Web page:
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The title of The Wooden Sky’s fifth full-length album is an abridged quote from Frank Herbert’s 1965 sci-fi novel, Dune: “Survival is the ability to swim in strange water.” It’s a phrase that seems especially apt in 2017, as many of us are still reeling from the previous year. For Gavin Gardiner, the frontman of the Toronto-based indie rock band, the way to understand and reconcile these unknowns — from oil pipelines and refugee crises to his own family’s personal history— is through songwriting. “It’s how I filter a lot of things that come in,” says Gardiner, as he walks through the residential streets of Toronto’s Roncesvalles neighbourhood. “For better or for worse, it’s how I deal with things and how I communicate my feelings.” Swimming in Strange Waters is Gardiner trying to make sense of the world.
The band (made up of Gardiner, multi-instrumentalists Simon Walker and Andrew Wyatt, violinist Edwin Huizinga and drummer Andrew Kekewich) started writing and recording demos in a small farmhouse in rural Quebec in January 2015, but then put them aside as they embarked on a year-long tour in support of their previous album, Let’s Be Ready. When they resumed work on the album in March 2016, Gardiner says the band caught a severe case of “demoitis”, a condition wherein “you fall in love with the scrappiness of the demos.” So rather than completely re-working them, they decided to record the album in the same way as the demos: in Gardiner’s home studio, using old tape machines and live off the floor.
The resulting album is a sonic maelstrom that sees the band exploring unchartered waters, where textural psychedelia inspired by the Paisley Underground movement melds into quiet, acoustic cyclical guitar melodies, before once again transforming into a bombastic, Johnny Cash-esque rally against the XL Keystone pipeline in Canada. While Let’s Be Ready found the Wooden Sky writing a pure “rock and roll” album, Swimming in Strange Waters sees the band experimenting once again. “I feel like we’re back on track,” says Gardiner.
John Angello (known for his work with Sonic Youth, Dinosaur Jr., Phosphorescent and Kurt Vile) mixed the album at Water Music in New Jersey. Around 95 percent of it was recorded to an old tape machine at Gardiner’s home studio, and the rest was done at Hotel2Tango in Montreal and at a Toronto church where multi-instrumentalist Walker’s father is the Anglican minister.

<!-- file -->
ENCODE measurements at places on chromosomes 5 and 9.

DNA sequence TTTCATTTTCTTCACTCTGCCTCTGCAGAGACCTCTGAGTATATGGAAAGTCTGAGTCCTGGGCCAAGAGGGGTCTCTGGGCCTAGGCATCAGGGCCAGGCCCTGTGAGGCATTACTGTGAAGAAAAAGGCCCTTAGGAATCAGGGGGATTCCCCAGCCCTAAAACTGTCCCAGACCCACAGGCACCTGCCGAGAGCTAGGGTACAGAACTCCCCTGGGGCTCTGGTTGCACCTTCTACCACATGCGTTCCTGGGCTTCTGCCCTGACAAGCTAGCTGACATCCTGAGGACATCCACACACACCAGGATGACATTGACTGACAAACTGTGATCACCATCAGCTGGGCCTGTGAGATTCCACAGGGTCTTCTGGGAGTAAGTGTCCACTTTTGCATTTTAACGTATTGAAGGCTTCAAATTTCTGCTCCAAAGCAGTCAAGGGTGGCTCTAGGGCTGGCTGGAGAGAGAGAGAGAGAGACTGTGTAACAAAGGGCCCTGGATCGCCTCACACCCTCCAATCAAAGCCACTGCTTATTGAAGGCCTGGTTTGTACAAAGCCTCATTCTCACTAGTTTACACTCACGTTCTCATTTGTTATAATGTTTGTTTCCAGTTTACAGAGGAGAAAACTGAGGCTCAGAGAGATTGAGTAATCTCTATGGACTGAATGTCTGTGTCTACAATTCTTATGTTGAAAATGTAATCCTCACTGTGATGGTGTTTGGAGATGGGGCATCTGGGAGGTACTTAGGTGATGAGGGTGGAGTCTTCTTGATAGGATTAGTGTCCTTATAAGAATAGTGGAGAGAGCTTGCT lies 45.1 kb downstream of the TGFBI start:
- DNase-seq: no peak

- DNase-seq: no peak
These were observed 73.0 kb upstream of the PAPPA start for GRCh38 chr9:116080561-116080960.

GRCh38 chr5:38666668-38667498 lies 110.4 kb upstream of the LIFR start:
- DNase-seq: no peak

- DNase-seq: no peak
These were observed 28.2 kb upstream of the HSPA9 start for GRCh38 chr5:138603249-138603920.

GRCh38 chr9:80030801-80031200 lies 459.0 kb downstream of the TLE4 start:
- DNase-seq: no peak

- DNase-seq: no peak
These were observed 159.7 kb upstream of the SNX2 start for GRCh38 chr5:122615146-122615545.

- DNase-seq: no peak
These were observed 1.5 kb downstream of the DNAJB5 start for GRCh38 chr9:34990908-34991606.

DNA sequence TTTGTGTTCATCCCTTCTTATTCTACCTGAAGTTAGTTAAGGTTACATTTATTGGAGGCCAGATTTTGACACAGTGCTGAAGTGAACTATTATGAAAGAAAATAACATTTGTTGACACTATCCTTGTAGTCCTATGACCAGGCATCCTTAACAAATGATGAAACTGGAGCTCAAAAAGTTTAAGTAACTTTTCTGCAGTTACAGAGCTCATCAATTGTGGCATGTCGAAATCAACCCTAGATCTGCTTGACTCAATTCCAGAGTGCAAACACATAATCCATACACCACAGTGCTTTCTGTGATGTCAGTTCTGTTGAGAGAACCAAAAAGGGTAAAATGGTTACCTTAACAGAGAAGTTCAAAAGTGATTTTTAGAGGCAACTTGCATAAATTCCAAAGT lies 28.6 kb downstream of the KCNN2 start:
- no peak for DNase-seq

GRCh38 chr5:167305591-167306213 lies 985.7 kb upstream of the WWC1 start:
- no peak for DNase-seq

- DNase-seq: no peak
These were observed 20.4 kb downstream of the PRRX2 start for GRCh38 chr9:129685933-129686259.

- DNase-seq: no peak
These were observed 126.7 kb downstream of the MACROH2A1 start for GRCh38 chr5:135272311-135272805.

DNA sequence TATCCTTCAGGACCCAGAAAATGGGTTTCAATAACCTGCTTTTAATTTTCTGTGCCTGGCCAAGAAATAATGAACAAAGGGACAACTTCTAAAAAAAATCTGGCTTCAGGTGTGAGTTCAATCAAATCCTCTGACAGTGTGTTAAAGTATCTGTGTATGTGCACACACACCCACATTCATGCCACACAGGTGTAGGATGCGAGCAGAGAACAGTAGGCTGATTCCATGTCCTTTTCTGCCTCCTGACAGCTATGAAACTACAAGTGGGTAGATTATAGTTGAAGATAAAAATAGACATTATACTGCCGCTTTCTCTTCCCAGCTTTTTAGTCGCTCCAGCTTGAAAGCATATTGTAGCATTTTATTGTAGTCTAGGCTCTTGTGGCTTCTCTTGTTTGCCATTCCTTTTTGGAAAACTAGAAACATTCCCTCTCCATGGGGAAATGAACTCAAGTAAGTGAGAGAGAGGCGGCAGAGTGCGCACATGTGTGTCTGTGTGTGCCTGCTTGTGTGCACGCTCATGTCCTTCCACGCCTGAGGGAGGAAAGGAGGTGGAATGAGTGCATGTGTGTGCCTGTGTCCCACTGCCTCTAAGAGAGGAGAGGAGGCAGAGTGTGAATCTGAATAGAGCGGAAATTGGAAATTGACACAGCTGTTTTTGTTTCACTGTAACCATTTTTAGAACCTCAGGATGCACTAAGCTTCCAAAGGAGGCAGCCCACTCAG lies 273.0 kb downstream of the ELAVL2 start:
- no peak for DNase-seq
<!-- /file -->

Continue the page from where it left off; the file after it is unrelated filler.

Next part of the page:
“Deadhorse Creek”, which is named after the body of water that runs through Gardiner’s hometown of Morden, Manitoba, creates a layered soundscape with backward guitar, easygoing harmonica and a crooning slide guitar that all erupt in a foot-stomping, rollicking jam; “Black Gold”, inspired by the Keystone XL pipeline protests, features a 16-person choir, a Velvet Undergroundesque screaching violin undertone by band member Edwin Huizinga, and Gardiner embracing a lower register for the first time; “Riding on the Wind” tells stories about refugee families Gardiner met while working with Romero House, over a bed of dreamy reverb.
Meanwhile first single “Swimming in Strange Waters” glimmers like a technicolored circus with warbling synths and organs, cyclical, vocoder-drenched gang vocals and a spoken word interlude, performed by The Highest Order’s Simone Schmidt reading from Herbert’s Dune Messiah. “More now than ever, I feel the weight of responsibility to act and make things better for the people to come,” says Gardiner. “Maybe that sounds cliche, but it feels very real now. As an artist, you have your voice, and not much else. So you gotta use it.”
On every album, the Wooden Sky’s aim is to somehow capture the band’s live performance, to compress that adrenalin and vigour into a collection of songs that’ll inevitably be played through headphones and crappy computer speakers. It’s a tall order, considering the Wooden Sky has become known for both high-energy, sold-out rock shows and their charming, unconventional pop-up gigs – like 2014's series of three acoustic record store sets in three hours, where they biked to each shop with instruments slung over their backs.
Swimming in Strange Waters marks the closest the band has ever got to this coveted goal. To achieve that energy, Gardiner had to let go of any insecurities and garner new confidence, part of which he found after speaking with an opera singer friend and working with legendary producer, Angello, and part of which came from encapsulating that energy himself. “You have to give the energy that you want to get back,” notes Gardiner. “When I’m recording, I’m standing on a chair like I’m on stage, wearing my boots and my sunglasses, just trying to create this atmosphere of cacophony. How do you expect to convey that excitement if you don’t feel it? Let’s not sit here and be bashful.”